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As the wife of a Navy man you get used to the military becoming a priority in your life, but never was that more true than when my husband Josh went on a nine month deployment to Iraq.
While a soldier may make the military a priority, the Navy does not always do the same for their men and women in uniform as was evidenced when he came home this past December.
It's amazing how much training and preparation goes into sending a soldier to war. Yet when they come home there is nothing done to help them. Luckily my husband didn't see any action while in Iraq, so his mental state is great, and our relationship got better with him away (we are expecting our third child!), but financially we are set adrift.
The job my husband held before deployment was held for him while he was away because it is required by law for the company to do so. But when he returned, the job in Boston had changed so much, and his pay had been cut so drastically, that it did not make sense for him to continue working there. He had to drive three hours a day to this job, while paying for gas, tolls and parking. So he left after two weeks.
Even though he was almost forced out of his job, he is ineligible for unemployment since he technically quit. So while we run through our savings just paying our bills, my husband is desperately trying to look for a job so he can provide for his family—which has NOT been easy.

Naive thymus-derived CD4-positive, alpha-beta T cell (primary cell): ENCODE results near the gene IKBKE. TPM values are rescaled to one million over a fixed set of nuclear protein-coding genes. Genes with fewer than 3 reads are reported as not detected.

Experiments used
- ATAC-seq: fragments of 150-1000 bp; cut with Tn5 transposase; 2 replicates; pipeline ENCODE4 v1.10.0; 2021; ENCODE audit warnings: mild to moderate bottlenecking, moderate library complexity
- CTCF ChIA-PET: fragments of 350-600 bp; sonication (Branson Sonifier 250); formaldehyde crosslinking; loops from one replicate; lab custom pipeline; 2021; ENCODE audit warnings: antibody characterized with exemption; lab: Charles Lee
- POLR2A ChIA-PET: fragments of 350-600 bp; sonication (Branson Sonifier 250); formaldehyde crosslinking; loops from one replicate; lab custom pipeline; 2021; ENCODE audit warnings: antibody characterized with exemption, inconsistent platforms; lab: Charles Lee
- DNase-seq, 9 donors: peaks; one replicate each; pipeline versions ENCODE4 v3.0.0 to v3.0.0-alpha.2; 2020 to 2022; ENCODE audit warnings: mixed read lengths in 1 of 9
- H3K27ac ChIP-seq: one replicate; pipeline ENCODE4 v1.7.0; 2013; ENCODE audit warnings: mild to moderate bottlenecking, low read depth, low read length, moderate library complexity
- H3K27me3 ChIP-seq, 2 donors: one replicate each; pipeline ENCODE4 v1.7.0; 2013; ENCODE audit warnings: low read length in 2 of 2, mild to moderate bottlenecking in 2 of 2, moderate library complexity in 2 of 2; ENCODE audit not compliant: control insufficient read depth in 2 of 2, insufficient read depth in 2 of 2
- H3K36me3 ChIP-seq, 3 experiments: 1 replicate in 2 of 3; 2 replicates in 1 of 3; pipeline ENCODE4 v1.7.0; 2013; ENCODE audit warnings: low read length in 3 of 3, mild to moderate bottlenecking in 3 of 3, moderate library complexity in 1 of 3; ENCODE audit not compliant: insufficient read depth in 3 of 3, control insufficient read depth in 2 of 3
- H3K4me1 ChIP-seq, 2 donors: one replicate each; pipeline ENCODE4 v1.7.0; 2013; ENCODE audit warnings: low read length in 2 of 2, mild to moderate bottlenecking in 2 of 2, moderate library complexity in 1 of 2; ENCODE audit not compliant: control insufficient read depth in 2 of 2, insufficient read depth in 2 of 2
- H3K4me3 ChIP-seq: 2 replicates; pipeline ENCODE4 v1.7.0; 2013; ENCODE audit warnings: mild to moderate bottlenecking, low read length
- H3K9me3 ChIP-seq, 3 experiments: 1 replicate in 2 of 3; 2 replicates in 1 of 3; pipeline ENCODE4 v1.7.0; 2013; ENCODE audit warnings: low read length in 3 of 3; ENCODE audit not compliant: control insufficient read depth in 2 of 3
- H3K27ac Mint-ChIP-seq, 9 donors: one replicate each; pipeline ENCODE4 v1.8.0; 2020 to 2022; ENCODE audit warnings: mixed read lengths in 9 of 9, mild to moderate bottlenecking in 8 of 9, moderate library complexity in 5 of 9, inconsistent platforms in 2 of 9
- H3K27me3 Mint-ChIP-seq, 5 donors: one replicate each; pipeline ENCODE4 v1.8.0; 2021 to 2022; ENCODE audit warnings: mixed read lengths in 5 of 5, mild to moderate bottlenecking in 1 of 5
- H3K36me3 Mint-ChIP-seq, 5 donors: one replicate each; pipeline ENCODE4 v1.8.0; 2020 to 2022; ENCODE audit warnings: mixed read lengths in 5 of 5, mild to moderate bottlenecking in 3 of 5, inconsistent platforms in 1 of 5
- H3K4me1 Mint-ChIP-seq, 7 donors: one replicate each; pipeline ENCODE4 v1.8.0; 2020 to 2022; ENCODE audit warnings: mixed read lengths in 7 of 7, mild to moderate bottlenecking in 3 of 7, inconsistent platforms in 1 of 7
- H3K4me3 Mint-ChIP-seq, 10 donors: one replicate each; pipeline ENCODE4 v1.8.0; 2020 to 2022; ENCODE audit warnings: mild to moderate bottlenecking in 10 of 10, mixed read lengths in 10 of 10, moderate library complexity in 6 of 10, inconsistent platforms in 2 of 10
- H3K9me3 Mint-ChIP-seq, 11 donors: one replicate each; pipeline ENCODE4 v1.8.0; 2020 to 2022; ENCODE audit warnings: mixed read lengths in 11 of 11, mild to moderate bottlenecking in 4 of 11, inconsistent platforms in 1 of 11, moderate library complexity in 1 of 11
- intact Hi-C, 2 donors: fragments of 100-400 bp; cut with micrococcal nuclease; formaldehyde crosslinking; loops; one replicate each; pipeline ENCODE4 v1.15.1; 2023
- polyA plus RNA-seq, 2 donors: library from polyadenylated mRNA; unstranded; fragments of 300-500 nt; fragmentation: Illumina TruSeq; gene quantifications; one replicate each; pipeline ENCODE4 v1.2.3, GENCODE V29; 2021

In an attempt to bring some money in, my husband decided to complete his college degree by using the GI Bill. We are supposed to get a monthly stipend while he is going to school, yet after a month of classes we have yet to see a dime.
My husband isn't the only soldier who comes home from deployment to an entirely different world. His brother is also in the Navy stationed in Mississippi. He has been in active duty service for 10 years, been on multiple deployments—including being in the first wave of soldiers who went to Iraq when the war started, seeing horrible atrocities in Afghanistan, and helping clean up Japan after the tsunami. He has earned numerous medals and awards, yet when he returned from his most recent deployment in November he was told he was "no longer needed" in the military and essentially given his pink slip. This man, who was an exemplary soldier and had planned to retire from the military he loves, was left to find a new job in the civilian world for the first time in his life.
Please don't take this as a blast on the military—I love my country, my husband and his duty to the Navy. But it is shocking how soldiers who come home from war have no support or preparation to return to "the real world."
It's easy for people to say they support our troops when they are far away by sending packages and tying a yellow ribbon around the tree. But it is really difficult to be honored and applauded while at war, yet totally ignored when you get home.
A Military Wife from Northbridge